TOWN OF NOLENSVILLE v. Ronald M. KING.
The issue presented in this case is whether a fine imposed by a municipal court judge in violation of Article VI, section 14 of the Tennessee Constitution, which prohibits the laying of fines in excess of fifty dollars unless assessed by a jury, is nevertheless constitutionally permissible if the person so fined has a right to a de novo appeal and jury trial in a higher court. We hold that it is not. After concluding that this issue had been left unresolved by this Court's prior decisions, the Court of Appeals held that the right to a de novo appeal and jury trial in circuit court satisfied the constitutional requirements of Article VI, section 14. We respectfully disagree. We conclude that our decision in City of Chattanooga v. Davis, 54 S.W.3d 248 (Tenn.2001), in which we held that Article VI, section 14 was applicable to proceedings for violations of municipal ordinances, compels a contrary result. Accordingly, we hold that Article VI, section 14 of the Tennessee Constitution prohibits a municipal court judge from imposing fines in excess of fifty dollars for the violation of a municipal ordinance, irrespective of any right afforded the defendant to obtain a jury trial upon appeal to a higher court. Therefore, for the reasons stated herein, the judgment of the Court of Appeals is reversed.
This case initially arose prior to our decision in City of Chattanooga v. Davis, and the current appeal marks the second time this Court has reviewed the case.2 To summarize the facts, in April of 1999, the appellant, Ronald M. King, was cited into Nolensville Municipal Court for violating a city ordinance which prohibited, among other things, the accumulation of trash or debris or the storage of inoperative automobiles or trailers on property within the town limits.3 The appellant had, at that time, nine inoperative vehicles, one trailer, two piles of scrap and a pile of wooden pallets illegally stored on his property. The appellant was found guilty and fined fifty dollars; however, the fine was suspended for thirty days to give the appellant an opportunity to correct the violation. Apparently, all of the offending items were not removed, and in May, the appellant was issued a second citation for having an inoperative automobile, a trailer, and a “pile of assorted personal belongings” stored on his property in violation of the ordinance. The appellant was again found guilty in municipal court but given another sixty days in which to remedy the violation. Finally, in August of 1999, a third hearing was held in municipal court. The appellant was found to be in continuing violation of the ordinance and fined $300 per day for each of the sixty-two days it was determined he had been in violation up to that point. Thus, the total of the fines levied against the appellant was $18,600.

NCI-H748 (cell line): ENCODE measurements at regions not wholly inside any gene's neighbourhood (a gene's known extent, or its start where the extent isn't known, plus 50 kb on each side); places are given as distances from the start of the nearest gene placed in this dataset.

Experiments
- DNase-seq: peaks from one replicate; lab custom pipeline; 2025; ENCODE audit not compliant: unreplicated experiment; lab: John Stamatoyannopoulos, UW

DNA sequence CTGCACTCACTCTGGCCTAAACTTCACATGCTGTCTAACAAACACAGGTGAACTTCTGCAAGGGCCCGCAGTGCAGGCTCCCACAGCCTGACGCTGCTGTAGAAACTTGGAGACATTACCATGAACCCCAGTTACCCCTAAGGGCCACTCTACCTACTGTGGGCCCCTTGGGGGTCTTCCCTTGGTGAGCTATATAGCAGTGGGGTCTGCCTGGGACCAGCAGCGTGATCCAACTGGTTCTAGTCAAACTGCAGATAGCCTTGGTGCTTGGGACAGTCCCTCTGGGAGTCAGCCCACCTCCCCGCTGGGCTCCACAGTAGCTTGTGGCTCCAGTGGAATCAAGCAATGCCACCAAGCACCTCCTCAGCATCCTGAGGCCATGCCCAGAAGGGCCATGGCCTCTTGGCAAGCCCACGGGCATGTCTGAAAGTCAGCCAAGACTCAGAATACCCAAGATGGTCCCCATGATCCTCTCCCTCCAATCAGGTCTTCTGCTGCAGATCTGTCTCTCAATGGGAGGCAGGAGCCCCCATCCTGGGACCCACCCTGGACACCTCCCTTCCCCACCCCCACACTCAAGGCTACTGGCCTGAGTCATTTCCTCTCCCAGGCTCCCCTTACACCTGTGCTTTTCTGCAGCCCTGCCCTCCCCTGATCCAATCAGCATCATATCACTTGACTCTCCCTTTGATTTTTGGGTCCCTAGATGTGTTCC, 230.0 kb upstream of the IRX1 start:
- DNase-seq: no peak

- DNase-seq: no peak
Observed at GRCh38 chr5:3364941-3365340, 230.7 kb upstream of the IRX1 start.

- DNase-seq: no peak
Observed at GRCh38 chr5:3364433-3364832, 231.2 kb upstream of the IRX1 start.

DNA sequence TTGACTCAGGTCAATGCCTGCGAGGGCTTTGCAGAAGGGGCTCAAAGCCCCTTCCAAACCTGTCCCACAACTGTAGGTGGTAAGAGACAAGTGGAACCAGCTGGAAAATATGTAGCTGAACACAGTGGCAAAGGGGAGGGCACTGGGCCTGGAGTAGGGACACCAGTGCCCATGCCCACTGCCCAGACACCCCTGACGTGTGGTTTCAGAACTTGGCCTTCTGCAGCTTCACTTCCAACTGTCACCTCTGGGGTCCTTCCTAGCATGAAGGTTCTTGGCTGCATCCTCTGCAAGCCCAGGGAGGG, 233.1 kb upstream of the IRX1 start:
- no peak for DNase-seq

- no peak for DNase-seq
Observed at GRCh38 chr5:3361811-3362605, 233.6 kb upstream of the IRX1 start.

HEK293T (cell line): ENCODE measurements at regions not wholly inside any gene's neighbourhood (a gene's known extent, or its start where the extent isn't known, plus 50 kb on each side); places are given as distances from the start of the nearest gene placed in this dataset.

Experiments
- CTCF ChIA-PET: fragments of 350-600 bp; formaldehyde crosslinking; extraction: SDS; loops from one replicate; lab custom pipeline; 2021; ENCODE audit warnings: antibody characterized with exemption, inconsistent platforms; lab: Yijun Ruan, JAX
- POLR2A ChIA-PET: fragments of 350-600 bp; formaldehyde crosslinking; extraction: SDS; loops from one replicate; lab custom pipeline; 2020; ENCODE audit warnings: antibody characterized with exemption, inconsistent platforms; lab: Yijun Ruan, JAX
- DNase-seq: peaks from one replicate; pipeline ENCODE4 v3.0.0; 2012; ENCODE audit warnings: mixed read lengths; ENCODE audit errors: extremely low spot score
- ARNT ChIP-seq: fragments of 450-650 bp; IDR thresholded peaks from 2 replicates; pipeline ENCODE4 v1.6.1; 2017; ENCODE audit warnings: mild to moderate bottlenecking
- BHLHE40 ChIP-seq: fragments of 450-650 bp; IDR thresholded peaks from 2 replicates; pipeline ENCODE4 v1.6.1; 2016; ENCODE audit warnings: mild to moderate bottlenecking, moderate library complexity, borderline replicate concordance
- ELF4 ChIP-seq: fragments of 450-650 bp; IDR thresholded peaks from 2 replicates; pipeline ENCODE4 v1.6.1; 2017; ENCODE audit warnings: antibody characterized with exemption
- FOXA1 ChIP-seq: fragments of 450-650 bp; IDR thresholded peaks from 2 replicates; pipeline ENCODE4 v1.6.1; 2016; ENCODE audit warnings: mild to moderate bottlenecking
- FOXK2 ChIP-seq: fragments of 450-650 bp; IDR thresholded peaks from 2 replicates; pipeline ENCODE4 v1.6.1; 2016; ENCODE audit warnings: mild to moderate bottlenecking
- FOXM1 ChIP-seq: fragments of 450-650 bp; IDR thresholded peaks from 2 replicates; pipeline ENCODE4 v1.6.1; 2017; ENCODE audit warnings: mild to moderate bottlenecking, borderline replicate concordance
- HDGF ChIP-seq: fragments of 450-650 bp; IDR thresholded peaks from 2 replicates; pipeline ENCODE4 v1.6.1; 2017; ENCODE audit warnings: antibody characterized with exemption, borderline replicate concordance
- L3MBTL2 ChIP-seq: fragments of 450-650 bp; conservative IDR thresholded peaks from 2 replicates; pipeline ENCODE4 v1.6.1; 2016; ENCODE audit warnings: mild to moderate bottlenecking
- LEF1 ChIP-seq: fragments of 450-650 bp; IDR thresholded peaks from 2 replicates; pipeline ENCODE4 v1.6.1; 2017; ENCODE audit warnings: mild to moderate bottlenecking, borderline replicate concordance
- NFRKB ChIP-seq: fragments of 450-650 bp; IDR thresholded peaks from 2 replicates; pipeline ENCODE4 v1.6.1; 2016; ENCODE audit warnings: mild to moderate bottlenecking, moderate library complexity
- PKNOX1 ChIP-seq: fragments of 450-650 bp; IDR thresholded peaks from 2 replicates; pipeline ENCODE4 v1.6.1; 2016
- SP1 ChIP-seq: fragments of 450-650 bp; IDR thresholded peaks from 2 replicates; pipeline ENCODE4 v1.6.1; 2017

The appellant then pursued two alternative judicial remedies by (1) perfecting a de novo appeal and request for a jury trial in circuit court pursuant to Tennessee Code Annotated section 27-5-101 (2000); and (2) filing a petition for a writ of certiorari in circuit court seeking a determination that the penalties assessed against him violated Article VI, section 14 of the Tennessee Constitution in that they were fines exceeding fifty dollars and had not been imposed by a jury. In a hearing on the petition for writ of certiorari, the circuit court concluded that although the municipal court had designated the assessments as “penalties,” they amounted in substance to fines and therefore violated Article VI, section 14 because they were imposed by a judge rather than a jury. Due to this ruling, the circuit court also dismissed the appeal and request for a jury trial brought under section 27-5-101 and remanded the case back to the municipal court for entry of a judgment not to exceed fifty dollars.